Blogging WOMAD: Justin Adams and Juldeh Camara; Orchestra National de Barbes; Sofrito Sound System; Dele Sosimi; Bibi Tanga; Salif Keita & Don Letts

Yeah, it was a busy evening.

Justin Adams and his Gambian counterpart Juldeh Camara played an amazing set in the large ‘Siam’ Tent, hugely bluesy but with a truly international feeling as Juldeh’s Riti playing took hold. Playing with the kind of bow that looks like it ought to shoot arrows, the ancient fiddle type instrument emitted sounds which were at once otherworldly, as well as deeply African.

A big clash for me was the Orchestra National de Barbes, with their joyous French African stylings, and the sonic assault of the Sofrito sound system crew, who kept dropping eclecticly selected international dance tracks, with the encouragement of the worlds most laid back MC. Judging by the rate they were getting through beer, they were probably all a bit laid back by the end of the set.

Publicists delight... WOMAD splash in the Sunday Times

Bibi Tanga & The Selenites played a set of mixed up funk and soul, with some hip hop sounds thrown in, a very cool sound owing quite a bit to some of the best acts of the last thirty years, but sounding deeply original too. Over at the Radio Three stage meanwhile, a hyperactive Dele Sosimi was demonstrating exactly why he had been an important part of the Afro Beat story back in the day. Based in London now, he plays his own brand of Afro Beat, which owes a lot to his formative years spent with Fela and then Femi Kuti.  A great sound, which was warmly received – speacially considering the fact that both bands were up against Imogen Heap and her all star guest line up.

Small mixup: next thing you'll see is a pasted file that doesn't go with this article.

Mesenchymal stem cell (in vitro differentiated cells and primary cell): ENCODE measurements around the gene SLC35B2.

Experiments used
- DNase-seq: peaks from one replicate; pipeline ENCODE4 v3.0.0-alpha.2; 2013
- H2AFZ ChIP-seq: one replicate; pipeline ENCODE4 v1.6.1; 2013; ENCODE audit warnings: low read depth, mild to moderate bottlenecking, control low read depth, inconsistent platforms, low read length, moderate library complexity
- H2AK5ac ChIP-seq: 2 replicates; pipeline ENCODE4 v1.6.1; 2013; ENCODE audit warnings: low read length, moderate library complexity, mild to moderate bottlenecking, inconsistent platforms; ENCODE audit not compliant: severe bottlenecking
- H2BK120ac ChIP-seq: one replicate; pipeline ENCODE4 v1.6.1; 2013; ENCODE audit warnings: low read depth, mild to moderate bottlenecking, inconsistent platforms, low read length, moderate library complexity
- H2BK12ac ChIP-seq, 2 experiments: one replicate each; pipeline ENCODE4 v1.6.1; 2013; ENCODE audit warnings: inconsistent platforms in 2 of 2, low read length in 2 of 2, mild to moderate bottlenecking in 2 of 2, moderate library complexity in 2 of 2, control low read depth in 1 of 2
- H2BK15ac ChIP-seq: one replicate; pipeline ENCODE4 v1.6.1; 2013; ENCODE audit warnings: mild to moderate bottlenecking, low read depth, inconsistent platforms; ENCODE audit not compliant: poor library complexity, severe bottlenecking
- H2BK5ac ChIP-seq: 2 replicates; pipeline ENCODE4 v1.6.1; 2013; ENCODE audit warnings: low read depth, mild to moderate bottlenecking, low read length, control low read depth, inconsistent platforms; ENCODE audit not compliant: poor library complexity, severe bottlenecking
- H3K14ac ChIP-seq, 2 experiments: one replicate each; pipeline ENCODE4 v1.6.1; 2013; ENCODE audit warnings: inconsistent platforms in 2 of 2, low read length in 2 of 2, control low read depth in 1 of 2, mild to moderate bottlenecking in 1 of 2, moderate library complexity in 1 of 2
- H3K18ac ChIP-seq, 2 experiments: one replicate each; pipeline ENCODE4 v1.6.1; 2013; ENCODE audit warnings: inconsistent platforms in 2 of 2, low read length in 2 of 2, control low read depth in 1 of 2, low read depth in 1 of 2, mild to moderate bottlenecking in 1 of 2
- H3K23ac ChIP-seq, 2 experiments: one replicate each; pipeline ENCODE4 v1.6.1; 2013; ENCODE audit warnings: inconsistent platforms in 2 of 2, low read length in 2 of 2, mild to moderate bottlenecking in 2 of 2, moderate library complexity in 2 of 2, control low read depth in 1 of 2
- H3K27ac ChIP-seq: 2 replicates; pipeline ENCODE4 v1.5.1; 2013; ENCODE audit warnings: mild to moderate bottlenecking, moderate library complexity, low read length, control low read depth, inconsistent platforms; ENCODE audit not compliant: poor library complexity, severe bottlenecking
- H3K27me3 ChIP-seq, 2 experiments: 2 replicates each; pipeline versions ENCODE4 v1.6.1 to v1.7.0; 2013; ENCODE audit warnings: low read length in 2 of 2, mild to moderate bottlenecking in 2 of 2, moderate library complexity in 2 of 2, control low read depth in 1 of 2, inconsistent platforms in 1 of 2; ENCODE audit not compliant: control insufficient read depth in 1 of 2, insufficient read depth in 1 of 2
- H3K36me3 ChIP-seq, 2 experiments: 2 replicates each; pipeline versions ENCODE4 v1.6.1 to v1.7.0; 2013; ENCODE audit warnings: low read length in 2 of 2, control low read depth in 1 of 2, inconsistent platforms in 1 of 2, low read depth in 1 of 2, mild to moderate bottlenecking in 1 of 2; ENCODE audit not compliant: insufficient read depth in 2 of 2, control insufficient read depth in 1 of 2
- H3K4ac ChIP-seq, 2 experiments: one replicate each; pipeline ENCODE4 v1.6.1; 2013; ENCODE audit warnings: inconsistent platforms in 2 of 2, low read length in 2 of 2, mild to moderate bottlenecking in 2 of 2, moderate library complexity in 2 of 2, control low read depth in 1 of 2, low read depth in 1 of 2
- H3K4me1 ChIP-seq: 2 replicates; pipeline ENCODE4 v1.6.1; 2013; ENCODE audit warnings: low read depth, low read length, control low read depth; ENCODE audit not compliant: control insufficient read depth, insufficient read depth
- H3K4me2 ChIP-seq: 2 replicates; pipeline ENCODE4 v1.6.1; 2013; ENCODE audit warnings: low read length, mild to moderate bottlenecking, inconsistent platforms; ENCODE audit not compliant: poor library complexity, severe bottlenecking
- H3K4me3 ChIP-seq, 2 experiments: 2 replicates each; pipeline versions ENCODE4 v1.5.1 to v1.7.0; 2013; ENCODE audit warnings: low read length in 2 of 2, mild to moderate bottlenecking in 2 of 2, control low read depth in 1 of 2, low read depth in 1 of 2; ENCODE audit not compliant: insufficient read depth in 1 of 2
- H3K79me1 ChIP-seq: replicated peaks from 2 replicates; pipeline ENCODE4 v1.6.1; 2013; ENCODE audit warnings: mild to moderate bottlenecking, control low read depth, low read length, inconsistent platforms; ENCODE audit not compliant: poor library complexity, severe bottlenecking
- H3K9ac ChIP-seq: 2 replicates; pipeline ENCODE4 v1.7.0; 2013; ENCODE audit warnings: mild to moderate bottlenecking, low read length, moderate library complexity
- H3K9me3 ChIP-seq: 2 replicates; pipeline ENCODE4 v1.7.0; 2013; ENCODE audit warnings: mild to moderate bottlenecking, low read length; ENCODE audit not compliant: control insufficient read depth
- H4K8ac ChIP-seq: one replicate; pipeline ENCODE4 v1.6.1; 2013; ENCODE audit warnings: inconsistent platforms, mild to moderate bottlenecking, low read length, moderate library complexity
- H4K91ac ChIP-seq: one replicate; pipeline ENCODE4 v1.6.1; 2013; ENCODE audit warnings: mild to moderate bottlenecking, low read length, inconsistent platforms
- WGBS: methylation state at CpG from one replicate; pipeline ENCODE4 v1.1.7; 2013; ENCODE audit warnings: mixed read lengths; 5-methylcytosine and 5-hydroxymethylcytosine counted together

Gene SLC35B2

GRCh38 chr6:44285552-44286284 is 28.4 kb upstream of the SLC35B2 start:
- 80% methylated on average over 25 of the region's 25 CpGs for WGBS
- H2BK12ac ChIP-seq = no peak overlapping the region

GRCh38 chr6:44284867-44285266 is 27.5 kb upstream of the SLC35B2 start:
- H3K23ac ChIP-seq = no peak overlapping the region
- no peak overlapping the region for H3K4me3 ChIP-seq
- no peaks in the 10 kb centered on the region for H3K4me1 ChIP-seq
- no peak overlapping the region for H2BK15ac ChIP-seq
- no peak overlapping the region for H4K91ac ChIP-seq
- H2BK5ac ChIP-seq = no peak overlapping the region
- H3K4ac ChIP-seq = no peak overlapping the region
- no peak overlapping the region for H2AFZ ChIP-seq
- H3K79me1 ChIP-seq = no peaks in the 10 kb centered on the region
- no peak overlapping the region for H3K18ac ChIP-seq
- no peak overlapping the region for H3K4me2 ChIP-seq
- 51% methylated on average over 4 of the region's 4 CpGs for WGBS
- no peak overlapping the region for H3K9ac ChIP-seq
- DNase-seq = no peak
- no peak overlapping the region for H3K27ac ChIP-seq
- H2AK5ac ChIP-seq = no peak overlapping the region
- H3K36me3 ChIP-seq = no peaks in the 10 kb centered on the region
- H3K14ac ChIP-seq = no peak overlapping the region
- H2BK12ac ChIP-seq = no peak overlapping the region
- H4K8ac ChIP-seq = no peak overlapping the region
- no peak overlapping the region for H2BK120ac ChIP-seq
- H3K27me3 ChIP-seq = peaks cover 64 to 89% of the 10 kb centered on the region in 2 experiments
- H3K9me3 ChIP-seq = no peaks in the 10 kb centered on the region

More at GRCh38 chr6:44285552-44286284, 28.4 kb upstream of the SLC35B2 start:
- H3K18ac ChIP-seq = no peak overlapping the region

For world music fans Salif Keita needs no introduction, he is now one of the key ‘elder statesmen’ of African music. Hailing from Mali he has racked up an impressive, even impeccable CV which has led him to world wide renown as a golden voiced singer with amazing vocal talents.

His spell binding set kept fans in rapt attentiveness and joyful abandon, while over on the other side of the arena site, another legend was hosting a punky reggae party – Don Letts was wacking out heavy heavy bass and rocking rhythms which kept the crowd on their feet and in party mood.

That wasnt all for the night, Cerys Matthews and a load of other acts kept the party going until the early hours, but that was enough for me – I was dead on my feet already. Lightweight – I know.

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